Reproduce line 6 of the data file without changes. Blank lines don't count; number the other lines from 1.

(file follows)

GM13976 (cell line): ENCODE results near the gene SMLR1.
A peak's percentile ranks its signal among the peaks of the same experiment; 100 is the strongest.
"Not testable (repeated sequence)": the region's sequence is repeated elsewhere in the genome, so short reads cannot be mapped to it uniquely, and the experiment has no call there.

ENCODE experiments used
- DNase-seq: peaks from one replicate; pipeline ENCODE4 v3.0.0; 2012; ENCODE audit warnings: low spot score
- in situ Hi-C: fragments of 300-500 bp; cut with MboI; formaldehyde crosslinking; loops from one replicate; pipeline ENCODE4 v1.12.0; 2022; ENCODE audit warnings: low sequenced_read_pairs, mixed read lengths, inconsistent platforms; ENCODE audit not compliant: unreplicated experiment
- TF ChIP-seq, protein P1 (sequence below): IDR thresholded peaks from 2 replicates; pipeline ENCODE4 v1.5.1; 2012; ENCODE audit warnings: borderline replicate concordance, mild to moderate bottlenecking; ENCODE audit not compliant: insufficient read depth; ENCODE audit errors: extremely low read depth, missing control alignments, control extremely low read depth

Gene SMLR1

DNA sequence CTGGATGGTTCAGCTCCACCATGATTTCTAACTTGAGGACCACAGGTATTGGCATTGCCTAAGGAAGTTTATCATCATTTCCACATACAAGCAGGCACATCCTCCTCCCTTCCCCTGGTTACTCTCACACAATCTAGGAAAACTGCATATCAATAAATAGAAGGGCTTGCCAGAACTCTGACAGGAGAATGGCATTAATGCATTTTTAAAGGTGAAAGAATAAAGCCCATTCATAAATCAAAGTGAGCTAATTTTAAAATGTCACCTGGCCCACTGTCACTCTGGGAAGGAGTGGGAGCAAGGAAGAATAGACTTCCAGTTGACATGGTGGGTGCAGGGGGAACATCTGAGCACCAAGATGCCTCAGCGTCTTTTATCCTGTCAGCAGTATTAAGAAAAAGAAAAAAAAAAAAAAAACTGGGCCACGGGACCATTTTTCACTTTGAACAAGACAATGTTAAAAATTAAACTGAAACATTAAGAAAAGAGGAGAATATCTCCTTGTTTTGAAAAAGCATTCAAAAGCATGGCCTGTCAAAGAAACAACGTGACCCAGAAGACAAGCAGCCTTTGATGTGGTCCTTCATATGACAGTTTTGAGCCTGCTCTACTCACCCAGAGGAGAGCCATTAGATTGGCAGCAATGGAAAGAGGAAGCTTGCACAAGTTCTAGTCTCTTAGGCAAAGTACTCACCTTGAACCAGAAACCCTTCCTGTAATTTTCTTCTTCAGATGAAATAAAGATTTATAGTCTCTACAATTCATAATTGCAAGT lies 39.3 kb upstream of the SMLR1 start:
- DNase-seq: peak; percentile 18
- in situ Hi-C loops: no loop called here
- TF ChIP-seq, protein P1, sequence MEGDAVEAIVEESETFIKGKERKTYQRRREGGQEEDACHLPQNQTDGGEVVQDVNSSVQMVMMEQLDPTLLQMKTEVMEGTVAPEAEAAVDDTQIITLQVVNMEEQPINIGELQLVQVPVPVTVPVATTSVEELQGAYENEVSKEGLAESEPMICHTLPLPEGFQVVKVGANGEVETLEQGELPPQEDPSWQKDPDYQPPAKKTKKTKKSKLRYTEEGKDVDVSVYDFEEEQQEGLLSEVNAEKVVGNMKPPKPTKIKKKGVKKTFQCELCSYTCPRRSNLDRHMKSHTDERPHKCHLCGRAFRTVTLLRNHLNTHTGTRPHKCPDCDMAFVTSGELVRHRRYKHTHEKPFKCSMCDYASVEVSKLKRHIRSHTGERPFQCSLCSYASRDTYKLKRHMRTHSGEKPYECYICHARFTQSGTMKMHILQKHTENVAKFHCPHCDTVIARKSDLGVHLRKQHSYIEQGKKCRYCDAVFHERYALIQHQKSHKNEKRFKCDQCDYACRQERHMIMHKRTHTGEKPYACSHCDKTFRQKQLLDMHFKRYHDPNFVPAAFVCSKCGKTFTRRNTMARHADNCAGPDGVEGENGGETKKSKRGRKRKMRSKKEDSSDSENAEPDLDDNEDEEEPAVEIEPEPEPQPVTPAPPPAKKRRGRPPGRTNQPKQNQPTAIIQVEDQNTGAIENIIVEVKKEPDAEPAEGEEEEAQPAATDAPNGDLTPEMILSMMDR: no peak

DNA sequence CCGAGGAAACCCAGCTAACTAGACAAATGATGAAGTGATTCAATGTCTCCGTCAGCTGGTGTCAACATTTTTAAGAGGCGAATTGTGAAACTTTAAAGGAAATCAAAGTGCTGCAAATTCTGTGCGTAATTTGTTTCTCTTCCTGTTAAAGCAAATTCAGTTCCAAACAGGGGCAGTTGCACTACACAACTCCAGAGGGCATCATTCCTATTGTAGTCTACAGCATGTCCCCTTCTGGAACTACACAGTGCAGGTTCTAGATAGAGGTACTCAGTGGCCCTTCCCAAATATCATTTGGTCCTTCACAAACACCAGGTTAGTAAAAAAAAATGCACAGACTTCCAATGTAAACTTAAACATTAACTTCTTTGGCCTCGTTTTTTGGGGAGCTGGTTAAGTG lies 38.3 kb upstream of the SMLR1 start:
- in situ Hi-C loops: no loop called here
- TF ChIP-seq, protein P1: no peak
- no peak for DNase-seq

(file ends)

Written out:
- in situ Hi-C: fragments of 300-500 bp; cut with MboI; formaldehyde crosslinking; loops from one replicate; pipeline ENCODE4 v1.12.0; 2022; ENCODE audit warnings: low sequenced_read_pairs, mixed read lengths, inconsistent platforms; ENCODE audit not compliant: unreplicated experiment